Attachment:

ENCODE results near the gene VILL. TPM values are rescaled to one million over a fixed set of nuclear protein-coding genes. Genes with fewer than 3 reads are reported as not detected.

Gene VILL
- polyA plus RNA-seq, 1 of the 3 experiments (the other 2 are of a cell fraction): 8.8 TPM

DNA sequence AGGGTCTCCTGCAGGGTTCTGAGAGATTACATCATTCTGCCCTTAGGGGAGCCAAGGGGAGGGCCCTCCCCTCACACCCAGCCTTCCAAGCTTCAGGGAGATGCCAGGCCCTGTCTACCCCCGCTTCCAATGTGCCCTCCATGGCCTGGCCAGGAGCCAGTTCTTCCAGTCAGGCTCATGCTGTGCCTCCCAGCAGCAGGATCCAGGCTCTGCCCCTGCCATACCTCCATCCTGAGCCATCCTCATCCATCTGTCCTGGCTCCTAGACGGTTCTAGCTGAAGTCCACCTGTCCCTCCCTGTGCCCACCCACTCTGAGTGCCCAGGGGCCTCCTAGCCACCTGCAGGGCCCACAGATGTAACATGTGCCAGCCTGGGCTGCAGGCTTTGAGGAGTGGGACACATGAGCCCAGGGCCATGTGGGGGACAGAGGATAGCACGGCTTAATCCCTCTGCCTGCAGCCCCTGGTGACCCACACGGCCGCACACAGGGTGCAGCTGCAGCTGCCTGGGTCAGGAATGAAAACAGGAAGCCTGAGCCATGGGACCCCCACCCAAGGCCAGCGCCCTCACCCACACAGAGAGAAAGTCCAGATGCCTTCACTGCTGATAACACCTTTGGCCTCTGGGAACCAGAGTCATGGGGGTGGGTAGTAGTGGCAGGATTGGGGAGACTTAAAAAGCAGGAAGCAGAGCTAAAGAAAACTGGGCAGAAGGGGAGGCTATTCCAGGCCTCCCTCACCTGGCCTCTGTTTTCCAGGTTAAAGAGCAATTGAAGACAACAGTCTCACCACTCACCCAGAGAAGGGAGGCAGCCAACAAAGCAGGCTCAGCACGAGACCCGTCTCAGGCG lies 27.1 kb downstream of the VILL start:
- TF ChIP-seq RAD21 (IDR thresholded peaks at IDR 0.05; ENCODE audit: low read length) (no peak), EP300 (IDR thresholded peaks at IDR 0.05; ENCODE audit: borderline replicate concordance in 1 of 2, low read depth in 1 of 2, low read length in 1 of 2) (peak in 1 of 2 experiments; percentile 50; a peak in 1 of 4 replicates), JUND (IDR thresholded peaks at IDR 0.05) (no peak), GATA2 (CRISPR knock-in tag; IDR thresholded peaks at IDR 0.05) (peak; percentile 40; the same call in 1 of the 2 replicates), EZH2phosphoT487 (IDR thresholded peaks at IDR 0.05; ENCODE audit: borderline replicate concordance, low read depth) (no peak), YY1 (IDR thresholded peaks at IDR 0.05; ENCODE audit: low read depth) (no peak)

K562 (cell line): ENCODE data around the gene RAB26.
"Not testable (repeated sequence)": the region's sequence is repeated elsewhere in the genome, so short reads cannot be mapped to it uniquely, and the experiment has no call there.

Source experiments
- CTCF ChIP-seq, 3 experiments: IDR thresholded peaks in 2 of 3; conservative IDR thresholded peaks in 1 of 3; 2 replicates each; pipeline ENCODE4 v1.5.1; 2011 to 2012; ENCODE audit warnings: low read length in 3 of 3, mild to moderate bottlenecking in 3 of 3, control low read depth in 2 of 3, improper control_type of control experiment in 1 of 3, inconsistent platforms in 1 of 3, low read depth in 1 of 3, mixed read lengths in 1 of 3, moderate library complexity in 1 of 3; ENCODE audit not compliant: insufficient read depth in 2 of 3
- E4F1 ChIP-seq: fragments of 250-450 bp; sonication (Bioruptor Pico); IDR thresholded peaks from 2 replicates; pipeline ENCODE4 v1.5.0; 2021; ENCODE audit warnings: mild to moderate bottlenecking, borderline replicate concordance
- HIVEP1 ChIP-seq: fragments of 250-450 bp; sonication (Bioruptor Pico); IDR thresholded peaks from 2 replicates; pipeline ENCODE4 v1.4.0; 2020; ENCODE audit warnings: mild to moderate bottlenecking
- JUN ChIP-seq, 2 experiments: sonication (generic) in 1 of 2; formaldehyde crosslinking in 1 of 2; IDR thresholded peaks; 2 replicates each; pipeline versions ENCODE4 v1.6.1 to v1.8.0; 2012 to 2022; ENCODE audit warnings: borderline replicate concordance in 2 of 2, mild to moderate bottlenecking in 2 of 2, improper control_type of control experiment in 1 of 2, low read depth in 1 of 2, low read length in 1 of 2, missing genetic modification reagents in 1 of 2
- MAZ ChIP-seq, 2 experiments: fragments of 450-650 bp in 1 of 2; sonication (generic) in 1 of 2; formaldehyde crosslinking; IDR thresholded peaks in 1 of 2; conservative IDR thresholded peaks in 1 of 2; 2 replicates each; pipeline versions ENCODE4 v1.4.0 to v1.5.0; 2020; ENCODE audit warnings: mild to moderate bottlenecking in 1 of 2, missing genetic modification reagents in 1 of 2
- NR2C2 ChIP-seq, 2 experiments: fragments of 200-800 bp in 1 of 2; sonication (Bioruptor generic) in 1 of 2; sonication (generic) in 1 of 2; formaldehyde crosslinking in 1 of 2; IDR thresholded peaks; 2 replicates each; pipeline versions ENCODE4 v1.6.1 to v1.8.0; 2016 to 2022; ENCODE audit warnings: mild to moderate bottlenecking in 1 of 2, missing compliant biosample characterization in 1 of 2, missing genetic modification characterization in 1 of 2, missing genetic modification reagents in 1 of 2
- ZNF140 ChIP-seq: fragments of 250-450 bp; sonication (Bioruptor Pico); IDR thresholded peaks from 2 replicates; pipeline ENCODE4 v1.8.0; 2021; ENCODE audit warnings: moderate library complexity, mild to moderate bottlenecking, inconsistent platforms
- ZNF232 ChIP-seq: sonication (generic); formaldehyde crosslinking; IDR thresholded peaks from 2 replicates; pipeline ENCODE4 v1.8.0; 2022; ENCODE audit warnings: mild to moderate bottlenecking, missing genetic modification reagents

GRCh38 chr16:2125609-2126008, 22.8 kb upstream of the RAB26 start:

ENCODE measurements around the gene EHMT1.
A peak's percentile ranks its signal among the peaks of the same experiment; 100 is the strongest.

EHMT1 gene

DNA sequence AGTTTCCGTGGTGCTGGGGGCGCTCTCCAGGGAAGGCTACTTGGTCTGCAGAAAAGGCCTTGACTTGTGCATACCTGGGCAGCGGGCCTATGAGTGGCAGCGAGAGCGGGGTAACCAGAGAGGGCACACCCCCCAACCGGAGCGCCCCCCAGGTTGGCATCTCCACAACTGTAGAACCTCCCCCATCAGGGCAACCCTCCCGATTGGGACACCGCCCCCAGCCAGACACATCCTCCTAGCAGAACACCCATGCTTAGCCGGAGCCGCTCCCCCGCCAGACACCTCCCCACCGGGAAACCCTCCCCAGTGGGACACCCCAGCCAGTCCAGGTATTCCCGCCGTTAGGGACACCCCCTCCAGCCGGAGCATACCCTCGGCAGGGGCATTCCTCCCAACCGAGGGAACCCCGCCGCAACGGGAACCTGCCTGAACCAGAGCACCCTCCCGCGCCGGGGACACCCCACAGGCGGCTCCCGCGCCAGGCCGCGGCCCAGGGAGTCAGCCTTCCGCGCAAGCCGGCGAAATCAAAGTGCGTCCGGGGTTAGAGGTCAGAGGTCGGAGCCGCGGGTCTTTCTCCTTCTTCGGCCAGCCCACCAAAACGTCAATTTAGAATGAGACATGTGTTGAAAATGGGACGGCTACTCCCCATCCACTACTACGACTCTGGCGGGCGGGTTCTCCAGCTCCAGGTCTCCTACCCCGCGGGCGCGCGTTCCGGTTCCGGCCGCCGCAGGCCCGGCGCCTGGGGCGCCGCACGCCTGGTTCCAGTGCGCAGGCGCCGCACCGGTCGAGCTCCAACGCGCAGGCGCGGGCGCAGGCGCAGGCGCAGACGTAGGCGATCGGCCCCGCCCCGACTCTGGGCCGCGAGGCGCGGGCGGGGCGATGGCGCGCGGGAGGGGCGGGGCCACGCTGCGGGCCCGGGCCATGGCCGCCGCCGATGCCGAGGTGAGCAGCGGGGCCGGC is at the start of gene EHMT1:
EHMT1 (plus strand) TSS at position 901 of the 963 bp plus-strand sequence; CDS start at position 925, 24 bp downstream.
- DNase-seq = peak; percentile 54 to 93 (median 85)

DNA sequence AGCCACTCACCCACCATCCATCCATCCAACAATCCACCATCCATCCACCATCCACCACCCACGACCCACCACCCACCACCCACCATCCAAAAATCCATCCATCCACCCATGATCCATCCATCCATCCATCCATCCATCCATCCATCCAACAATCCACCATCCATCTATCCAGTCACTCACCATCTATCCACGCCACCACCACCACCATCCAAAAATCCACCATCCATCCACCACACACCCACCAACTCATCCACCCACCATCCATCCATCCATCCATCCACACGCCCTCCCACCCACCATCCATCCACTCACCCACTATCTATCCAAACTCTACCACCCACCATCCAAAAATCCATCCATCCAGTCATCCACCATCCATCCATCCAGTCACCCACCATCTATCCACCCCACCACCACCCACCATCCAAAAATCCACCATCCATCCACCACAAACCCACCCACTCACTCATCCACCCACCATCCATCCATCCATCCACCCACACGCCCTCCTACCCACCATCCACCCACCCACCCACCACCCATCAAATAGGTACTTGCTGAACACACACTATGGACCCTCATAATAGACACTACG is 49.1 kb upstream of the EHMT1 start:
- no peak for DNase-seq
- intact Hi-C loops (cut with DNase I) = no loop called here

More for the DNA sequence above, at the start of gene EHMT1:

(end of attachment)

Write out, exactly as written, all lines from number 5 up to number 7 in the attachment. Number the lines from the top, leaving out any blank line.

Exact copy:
- TF ChIP-seq RAD21 (IDR thresholded peaks at IDR 0.05; ENCODE audit: low read length) (no peak), EP300 (IDR thresholded peaks at IDR 0.05; ENCODE audit: borderline replicate concordance in 1 of 2, low read depth in 1 of 2, low read length in 1 of 2) (peak in 1 of 2 experiments; percentile 50; a peak in 1 of 4 replicates), JUND (IDR thresholded peaks at IDR 0.05) (no peak), GATA2 (CRISPR knock-in tag; IDR thresholded peaks at IDR 0.05) (peak; percentile 40; the same call in 1 of the 2 replicates), EZH2phosphoT487 (IDR thresholded peaks at IDR 0.05; ENCODE audit: borderline replicate concordance, low read depth) (no peak), YY1 (IDR thresholded peaks at IDR 0.05; ENCODE audit: low read depth) (no peak)

K562 (cell line): ENCODE data around the gene RAB26.
"Not testable (repeated sequence)": the region's sequence is repeated elsewhere in the genome, so short reads cannot be mapped to it uniquely, and the experiment has no call there.